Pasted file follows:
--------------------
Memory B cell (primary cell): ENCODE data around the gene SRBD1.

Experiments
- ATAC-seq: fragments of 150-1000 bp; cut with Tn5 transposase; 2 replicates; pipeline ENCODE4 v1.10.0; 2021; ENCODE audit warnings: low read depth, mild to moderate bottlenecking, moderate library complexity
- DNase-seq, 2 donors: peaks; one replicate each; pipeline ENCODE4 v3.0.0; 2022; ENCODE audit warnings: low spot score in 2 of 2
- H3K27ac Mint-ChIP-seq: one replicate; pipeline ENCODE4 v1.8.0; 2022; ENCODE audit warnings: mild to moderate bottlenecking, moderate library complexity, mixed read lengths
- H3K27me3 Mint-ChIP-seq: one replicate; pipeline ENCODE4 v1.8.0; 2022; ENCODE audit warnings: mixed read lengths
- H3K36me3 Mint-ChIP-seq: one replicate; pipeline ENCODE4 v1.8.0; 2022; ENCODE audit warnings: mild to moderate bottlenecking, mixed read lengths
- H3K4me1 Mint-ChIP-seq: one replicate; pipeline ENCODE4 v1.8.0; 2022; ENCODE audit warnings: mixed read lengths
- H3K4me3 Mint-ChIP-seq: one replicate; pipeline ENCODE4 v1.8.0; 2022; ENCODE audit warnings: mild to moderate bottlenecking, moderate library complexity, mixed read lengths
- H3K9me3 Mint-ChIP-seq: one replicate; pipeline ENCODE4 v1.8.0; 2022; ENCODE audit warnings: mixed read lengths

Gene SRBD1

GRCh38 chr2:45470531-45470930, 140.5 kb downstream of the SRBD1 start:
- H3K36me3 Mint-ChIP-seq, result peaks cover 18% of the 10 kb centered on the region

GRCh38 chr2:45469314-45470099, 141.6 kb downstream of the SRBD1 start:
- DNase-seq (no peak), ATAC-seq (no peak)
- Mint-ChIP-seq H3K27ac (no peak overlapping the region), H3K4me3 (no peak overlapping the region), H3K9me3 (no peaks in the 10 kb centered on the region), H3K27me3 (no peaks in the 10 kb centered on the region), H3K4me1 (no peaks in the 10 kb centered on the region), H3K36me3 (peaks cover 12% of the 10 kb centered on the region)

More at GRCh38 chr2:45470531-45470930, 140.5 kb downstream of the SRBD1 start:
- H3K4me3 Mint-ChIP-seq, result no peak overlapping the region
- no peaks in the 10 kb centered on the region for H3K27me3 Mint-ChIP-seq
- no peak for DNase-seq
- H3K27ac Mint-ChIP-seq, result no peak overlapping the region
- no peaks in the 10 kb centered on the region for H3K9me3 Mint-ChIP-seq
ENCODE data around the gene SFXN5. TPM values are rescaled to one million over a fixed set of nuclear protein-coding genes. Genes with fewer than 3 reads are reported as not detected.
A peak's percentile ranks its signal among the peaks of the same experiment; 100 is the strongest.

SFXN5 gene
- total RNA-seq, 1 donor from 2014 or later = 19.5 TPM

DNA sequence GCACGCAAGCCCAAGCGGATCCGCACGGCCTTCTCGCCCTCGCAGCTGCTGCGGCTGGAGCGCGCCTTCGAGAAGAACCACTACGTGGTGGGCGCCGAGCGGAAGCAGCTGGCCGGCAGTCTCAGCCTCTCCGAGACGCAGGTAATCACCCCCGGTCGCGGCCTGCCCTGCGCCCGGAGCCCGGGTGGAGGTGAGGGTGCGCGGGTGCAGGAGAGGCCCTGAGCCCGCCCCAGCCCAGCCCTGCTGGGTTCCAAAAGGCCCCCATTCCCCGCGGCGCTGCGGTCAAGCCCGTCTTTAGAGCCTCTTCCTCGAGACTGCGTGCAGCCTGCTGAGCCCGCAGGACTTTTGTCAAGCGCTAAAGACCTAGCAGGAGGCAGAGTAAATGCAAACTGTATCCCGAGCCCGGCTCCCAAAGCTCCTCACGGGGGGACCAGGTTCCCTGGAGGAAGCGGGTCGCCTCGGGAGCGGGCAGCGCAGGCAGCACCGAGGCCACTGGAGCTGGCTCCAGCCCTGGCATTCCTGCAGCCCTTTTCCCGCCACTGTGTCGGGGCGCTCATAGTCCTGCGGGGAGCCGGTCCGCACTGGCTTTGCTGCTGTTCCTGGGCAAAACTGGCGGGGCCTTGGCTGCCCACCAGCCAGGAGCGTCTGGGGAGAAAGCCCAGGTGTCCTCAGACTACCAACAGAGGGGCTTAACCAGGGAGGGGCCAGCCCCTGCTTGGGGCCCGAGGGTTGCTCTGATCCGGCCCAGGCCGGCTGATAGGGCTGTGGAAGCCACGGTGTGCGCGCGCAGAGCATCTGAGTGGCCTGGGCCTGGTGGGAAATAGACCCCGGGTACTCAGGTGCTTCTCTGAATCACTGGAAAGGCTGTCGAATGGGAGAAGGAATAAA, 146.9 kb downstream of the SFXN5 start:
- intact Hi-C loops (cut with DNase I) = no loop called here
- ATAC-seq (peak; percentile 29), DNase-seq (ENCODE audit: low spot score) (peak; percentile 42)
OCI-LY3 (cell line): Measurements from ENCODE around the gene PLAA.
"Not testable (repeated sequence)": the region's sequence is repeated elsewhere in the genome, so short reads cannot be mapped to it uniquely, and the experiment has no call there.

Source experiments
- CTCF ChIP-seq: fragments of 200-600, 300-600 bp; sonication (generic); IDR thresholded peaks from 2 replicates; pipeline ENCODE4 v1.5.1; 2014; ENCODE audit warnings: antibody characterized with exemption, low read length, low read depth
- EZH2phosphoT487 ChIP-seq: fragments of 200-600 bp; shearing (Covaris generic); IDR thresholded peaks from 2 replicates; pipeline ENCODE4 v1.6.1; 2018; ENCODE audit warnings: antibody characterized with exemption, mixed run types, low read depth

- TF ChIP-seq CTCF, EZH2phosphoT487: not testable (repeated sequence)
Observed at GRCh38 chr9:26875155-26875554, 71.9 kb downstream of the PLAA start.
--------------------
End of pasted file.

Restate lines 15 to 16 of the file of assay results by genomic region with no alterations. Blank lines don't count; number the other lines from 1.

- DNase-seq (no peak), ATAC-seq (no peak)
- Mint-ChIP-seq H3K27ac (no peak overlapping the region), H3K4me3 (no peak overlapping the region), H3K9me3 (no peaks in the 10 kb centered on the region), H3K27me3 (no peaks in the 10 kb centered on the region), H3K4me1 (no peaks in the 10 kb centered on the region), H3K36me3 (peaks cover 12% of the 10 kb centered on the region)